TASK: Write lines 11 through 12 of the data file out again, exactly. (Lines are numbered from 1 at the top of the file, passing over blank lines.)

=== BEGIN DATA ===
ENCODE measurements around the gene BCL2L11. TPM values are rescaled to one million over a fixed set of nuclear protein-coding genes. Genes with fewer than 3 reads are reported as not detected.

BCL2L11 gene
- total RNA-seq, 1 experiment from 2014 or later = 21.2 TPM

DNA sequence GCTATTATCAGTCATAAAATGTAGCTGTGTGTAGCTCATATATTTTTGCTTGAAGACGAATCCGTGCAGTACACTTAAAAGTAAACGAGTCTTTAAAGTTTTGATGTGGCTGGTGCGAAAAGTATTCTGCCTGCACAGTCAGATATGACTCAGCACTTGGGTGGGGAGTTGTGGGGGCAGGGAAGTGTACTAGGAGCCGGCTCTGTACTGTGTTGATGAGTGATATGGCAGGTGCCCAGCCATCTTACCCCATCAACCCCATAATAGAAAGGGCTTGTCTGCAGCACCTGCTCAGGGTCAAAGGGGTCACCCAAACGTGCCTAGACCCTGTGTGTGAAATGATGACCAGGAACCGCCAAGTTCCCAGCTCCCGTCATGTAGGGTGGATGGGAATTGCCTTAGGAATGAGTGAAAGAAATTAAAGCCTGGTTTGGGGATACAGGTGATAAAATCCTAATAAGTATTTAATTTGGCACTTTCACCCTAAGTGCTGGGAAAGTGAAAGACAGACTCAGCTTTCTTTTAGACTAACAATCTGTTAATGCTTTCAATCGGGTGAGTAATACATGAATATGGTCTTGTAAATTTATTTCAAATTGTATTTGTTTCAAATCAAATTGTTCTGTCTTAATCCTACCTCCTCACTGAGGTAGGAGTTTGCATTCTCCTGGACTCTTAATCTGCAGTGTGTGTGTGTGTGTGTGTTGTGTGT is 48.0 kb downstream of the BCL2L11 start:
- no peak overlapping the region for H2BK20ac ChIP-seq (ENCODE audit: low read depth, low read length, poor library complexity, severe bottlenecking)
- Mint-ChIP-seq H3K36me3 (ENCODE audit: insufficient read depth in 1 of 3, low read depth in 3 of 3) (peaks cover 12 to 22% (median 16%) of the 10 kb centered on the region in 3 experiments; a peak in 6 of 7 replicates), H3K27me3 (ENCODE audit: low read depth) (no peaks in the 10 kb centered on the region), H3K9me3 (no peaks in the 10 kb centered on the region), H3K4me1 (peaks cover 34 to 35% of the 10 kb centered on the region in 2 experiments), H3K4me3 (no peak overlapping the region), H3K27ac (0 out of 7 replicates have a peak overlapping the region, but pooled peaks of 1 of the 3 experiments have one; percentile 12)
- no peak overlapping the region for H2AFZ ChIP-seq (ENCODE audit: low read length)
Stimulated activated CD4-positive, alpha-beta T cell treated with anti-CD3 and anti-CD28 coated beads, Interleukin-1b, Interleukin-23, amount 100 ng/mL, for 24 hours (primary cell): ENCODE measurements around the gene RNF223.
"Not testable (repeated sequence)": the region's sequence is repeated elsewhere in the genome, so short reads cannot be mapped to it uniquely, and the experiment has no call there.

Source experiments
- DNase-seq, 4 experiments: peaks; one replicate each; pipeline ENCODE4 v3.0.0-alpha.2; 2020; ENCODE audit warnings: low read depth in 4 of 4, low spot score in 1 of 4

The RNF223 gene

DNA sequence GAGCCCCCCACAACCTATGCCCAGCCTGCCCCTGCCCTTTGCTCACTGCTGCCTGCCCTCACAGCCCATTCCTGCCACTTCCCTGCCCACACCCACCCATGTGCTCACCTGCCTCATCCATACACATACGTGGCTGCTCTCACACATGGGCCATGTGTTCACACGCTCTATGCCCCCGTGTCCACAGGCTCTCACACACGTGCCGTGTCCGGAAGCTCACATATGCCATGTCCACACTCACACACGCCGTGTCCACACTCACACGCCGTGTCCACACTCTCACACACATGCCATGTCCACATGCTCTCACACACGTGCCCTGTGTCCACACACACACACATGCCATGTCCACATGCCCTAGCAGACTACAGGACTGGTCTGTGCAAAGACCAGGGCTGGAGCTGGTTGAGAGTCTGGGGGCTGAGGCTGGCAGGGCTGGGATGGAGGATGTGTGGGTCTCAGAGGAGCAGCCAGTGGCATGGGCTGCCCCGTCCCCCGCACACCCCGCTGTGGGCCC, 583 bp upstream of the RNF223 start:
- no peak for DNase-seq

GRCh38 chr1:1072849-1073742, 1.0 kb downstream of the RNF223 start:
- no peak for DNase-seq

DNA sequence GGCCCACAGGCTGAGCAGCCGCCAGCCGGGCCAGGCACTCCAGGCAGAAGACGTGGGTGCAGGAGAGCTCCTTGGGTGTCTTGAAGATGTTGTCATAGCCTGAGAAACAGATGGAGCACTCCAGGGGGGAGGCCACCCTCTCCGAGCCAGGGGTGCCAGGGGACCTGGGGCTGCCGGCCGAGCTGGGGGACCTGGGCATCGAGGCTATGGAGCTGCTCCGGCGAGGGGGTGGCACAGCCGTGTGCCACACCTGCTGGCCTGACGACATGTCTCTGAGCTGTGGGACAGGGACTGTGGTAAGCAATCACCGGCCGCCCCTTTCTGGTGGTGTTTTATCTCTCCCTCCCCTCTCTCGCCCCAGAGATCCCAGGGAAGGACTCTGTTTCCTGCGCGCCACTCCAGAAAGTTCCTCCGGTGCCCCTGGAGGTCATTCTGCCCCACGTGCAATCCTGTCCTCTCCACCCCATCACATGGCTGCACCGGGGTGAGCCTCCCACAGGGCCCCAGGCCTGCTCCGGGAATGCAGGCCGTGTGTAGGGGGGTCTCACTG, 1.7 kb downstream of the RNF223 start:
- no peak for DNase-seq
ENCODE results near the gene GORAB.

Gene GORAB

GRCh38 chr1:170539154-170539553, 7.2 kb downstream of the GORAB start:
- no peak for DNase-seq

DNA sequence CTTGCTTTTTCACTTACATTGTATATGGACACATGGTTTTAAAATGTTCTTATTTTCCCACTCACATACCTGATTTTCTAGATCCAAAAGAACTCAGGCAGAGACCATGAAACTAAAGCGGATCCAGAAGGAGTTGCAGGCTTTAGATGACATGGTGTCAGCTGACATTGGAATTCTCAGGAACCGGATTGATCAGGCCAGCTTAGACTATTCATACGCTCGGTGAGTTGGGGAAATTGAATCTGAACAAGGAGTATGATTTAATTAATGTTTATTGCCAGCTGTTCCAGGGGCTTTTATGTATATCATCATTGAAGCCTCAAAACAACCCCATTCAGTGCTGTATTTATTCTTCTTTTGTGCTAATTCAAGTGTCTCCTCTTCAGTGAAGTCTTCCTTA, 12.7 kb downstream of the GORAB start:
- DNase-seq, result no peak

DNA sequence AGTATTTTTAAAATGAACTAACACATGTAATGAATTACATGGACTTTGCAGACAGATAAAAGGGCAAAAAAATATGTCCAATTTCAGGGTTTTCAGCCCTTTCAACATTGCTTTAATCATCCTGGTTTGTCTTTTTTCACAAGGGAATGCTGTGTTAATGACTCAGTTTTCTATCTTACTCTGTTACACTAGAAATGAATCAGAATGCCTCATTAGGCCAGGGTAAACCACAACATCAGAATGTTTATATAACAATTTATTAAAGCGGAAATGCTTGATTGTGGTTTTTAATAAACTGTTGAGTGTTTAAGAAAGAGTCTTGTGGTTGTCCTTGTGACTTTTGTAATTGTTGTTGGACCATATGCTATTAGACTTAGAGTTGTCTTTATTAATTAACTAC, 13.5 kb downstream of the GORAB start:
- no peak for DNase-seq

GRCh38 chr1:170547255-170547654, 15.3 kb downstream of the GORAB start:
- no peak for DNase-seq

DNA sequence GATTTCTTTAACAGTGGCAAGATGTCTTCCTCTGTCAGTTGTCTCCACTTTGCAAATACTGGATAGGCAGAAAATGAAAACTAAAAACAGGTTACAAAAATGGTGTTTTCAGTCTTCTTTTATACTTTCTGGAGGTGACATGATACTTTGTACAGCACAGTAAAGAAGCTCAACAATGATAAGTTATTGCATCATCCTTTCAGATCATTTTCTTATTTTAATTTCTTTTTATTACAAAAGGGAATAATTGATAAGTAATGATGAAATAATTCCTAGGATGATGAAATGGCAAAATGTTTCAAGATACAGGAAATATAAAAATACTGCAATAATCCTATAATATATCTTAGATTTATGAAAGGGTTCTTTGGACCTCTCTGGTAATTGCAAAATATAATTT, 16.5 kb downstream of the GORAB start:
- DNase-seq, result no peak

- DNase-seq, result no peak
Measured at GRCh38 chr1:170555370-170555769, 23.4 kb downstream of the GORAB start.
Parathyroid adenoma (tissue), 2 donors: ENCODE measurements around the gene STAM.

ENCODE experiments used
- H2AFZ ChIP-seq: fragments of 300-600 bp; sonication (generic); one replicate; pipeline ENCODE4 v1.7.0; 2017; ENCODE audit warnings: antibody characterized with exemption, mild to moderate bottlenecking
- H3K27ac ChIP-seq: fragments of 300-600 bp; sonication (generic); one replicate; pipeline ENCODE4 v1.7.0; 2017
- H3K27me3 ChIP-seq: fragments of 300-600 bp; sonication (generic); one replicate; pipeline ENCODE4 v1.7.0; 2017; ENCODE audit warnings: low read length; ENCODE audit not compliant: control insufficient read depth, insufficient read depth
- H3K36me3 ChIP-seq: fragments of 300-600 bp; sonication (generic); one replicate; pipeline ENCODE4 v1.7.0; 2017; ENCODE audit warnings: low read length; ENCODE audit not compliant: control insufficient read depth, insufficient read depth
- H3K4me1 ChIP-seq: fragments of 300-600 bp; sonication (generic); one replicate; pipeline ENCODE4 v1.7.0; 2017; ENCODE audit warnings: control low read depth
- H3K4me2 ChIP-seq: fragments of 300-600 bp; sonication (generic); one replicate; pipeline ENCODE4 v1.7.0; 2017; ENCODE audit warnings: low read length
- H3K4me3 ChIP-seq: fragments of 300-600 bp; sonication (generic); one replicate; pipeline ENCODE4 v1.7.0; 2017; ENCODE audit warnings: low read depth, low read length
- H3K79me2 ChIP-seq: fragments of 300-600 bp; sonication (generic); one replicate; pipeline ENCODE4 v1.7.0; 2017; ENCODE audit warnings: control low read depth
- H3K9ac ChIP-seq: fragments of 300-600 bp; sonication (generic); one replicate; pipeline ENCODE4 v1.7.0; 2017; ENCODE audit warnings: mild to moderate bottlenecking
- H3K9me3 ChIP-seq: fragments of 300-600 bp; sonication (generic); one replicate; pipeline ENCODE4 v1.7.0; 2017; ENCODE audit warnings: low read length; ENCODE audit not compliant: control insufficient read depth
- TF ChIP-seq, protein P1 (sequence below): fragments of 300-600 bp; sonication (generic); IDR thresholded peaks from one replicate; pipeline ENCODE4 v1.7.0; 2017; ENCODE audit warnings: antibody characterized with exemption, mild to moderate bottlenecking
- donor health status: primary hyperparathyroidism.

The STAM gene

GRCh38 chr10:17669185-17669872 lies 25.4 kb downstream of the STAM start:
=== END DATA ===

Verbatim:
- DNase-seq, 4 experiments: peaks; one replicate each; pipeline ENCODE4 v3.0.0-alpha.2; 2020; ENCODE audit warnings: low read depth in 4 of 4, low spot score in 1 of 4

The RNF223 gene